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Heart Disease 101: How to manage potential heart disease risk factors

If you have heart disease, then you may have experienced increased worry, stress, or caution when making most decisions. Individuals that have increased risks for heart disease are not alone since heart health issues are extremely prevalent across the U.S.

Research funded by the American Heart Association found that cardiovascular disease and heart health issues account for 836,546 deaths annually while roughly 2,300 Americans die of a cardiovascular disease every day. Furthermore, nearly 92.1 million Americans are living with some form of heart complications of the after-effects of stroke.

Thankfully, having heart disease doesn’t mean that you can’t live a happy and relatively low-stress lifestyle. Most patients with heart disease or increased risks can proactively make lifestyle changes and monitor risk factors that allow them to enjoy their lives as they see fit.

So what are some of the key lifestyle changes and risk factors to manage for heart disease?

Diet and exercise are significant factors in reducing heart disease risks

Maintaining a healthy diet and exercise routine are some of the key factors in reducing your risks for heart disease.

Both a healthy diet and recommended exercise levels help lower obesity, blood pressure, cholesterol, and other conditions that increase heart disease risks. Ask your doctor or a medical professional about ways to jump start a healthier diet.

Additionally, make sure you are eating your daily recommended intake of fruits, vegetables, poultry, whole grains, or any other dietary recommendations.

If you don’t have an exercise routine established yet, try incorporating basic activities based on American Heart Association guidelines. Individuals with a sedentary lifestyle should start with at least 150 minutes a day of moderate-intensity activity including brisk walking, jogging, and mild biking.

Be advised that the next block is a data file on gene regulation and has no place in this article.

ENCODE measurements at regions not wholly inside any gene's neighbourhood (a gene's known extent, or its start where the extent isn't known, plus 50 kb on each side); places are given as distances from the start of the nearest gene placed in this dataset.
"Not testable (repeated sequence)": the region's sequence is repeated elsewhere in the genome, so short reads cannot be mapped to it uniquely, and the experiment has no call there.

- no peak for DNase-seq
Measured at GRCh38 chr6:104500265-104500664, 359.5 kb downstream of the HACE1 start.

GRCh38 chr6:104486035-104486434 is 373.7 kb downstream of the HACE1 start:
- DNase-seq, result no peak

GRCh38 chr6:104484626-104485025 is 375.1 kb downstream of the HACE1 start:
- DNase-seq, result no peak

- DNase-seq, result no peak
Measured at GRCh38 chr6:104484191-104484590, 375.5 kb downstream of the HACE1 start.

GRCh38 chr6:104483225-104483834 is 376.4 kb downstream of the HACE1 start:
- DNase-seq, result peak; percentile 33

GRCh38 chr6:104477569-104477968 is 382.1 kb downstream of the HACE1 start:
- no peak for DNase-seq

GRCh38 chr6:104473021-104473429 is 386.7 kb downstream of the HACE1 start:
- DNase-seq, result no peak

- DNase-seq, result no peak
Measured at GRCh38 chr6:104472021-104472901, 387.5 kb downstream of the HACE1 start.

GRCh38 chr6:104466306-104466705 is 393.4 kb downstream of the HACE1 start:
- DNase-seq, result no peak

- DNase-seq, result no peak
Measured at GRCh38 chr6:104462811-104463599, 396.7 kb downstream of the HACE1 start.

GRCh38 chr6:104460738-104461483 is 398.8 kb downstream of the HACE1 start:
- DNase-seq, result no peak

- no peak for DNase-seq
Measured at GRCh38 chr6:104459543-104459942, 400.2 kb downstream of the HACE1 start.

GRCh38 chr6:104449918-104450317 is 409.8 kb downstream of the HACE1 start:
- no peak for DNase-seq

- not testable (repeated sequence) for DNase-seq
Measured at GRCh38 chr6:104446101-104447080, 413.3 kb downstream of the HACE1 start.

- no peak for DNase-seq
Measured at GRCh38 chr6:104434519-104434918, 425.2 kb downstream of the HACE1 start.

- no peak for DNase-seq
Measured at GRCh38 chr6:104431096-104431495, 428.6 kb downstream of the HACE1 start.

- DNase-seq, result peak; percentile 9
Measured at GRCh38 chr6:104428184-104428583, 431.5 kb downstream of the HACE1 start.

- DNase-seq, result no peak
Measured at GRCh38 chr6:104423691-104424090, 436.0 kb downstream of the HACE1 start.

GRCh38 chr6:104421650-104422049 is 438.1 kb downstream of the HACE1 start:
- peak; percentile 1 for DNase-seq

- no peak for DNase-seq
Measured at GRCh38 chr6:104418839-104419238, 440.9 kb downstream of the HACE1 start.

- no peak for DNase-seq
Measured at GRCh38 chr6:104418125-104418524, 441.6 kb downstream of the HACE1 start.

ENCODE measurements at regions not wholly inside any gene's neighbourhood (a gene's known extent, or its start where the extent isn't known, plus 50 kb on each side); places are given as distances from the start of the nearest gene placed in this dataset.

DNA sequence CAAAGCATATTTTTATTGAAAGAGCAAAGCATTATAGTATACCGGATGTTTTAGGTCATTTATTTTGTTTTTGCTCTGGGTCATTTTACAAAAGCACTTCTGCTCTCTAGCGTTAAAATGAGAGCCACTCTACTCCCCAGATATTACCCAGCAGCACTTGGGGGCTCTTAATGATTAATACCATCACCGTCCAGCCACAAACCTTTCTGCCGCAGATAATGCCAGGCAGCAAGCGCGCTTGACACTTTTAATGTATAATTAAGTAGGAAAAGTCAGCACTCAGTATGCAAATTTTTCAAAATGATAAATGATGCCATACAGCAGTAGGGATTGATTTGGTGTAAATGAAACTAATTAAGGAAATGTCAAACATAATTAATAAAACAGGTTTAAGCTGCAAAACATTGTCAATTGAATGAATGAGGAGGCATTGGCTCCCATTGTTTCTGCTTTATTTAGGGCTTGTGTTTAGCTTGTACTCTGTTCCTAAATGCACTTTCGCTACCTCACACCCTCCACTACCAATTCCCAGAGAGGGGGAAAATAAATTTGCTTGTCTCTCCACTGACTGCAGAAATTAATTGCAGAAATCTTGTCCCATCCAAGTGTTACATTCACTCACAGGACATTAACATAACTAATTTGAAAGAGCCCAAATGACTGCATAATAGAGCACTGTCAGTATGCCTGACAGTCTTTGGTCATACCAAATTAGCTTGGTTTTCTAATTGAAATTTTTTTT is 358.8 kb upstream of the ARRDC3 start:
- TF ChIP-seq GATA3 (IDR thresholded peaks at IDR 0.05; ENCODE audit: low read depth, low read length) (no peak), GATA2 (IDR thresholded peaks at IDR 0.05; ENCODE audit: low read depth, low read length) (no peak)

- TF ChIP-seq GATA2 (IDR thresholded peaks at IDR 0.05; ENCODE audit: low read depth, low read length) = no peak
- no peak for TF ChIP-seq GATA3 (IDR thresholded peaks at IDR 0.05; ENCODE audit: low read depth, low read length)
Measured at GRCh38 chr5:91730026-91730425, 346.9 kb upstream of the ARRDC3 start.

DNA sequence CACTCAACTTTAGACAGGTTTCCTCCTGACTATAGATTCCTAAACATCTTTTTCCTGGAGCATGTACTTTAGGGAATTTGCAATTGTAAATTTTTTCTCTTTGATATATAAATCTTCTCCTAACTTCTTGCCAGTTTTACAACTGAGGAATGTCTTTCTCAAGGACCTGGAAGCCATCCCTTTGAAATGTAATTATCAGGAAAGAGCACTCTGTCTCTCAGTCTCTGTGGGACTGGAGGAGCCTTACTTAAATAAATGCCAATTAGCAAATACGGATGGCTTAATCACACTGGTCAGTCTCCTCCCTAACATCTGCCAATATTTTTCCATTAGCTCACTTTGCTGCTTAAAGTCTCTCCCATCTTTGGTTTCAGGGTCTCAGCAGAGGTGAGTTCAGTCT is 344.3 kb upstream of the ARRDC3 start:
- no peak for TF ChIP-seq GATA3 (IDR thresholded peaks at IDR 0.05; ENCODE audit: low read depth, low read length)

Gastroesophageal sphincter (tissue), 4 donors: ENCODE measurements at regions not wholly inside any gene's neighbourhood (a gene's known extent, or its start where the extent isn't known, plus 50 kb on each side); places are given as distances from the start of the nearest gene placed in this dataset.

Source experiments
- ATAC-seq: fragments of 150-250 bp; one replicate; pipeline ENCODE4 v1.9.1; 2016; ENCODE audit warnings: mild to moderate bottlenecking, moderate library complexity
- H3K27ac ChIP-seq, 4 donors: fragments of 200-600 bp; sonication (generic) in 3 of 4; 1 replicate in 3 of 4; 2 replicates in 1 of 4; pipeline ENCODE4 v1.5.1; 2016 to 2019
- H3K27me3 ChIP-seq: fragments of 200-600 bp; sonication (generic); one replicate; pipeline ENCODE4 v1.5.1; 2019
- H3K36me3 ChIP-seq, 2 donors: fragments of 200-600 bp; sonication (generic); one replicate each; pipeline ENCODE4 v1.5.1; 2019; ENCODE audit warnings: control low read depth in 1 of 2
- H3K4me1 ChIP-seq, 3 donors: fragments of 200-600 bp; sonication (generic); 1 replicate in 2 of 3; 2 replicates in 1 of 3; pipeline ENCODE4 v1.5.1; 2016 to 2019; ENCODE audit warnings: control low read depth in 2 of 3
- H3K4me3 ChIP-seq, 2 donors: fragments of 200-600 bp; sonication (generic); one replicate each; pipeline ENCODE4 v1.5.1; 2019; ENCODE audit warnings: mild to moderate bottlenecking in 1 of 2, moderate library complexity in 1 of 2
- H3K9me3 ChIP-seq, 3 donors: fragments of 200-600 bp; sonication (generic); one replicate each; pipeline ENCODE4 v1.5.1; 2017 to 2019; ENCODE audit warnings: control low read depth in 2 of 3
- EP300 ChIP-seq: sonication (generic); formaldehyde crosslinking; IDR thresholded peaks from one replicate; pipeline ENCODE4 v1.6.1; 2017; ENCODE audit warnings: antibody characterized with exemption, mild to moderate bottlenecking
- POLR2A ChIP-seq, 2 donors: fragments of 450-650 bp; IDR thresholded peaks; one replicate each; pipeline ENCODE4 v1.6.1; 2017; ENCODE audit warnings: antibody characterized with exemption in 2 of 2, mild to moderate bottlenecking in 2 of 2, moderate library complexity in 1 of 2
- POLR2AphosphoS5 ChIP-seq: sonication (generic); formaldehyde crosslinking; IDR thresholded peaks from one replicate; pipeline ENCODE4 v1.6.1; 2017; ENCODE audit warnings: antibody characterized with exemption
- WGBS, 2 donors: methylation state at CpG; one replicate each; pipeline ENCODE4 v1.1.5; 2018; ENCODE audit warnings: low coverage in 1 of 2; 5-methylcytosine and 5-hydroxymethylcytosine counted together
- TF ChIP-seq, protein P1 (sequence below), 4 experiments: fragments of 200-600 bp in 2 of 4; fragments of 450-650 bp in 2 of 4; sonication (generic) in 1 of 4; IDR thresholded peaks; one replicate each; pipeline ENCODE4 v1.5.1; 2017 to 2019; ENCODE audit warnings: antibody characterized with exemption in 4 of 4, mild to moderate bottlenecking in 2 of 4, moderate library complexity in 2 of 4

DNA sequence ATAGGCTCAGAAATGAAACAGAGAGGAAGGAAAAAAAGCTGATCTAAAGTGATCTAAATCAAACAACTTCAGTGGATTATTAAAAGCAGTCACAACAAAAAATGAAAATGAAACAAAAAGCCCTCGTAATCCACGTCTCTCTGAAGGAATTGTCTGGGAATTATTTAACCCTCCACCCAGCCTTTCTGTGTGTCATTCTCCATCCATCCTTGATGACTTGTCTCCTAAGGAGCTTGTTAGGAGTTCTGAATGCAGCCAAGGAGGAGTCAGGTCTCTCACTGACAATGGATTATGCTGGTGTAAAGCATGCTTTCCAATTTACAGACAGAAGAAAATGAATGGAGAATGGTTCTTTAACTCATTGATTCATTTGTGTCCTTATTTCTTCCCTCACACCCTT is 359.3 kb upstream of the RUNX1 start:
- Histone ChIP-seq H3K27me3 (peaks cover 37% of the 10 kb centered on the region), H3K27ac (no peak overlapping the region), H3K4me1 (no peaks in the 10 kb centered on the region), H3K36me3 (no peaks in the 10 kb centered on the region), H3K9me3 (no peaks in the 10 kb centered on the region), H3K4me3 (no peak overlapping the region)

Avoid high-fat foods, drugs, and alcohol to lower heart attack and disease risks

As mentioned above, dieting and making necessary dietary changes can help reduce heart disease risks. But removing unhealthy foods from your diet is just as important as adding healthy ones. Avoid or reduce consumption of foods such as red meats, fried foods, high-fat meat and dairy products, and foods that contain lots of sodium.

However, reducing unhealthy foods is not the only way to reduce heart disease risks. Make sure that you also limit alcohol consumption and quit smoking. Both alcohol and tobacco use are key drivers of advanced coronary disease.

Monitor blood pressure and cholesterol routinely

Even individuals that live a healthy life should also make sure to screen their blood pressure and cholesterol routinely, in order to evaluate heart disease risks.

Both hypertension and high cholesterol don’t have visible symptoms, which can gradually manifest into heart disease without a screening. Most individuals get a screening at least once a year during their annual physical.

However, if you have other significant risk factors for heart disease then make sure to visit a nearby provider for a screening. Most healthcare experts can make necessary treatment recommendations based on your blood pressure or cholesterol level.

Heart disease risks can be easily managed with a little time and a lot of commitment to healthy lifestyle changes!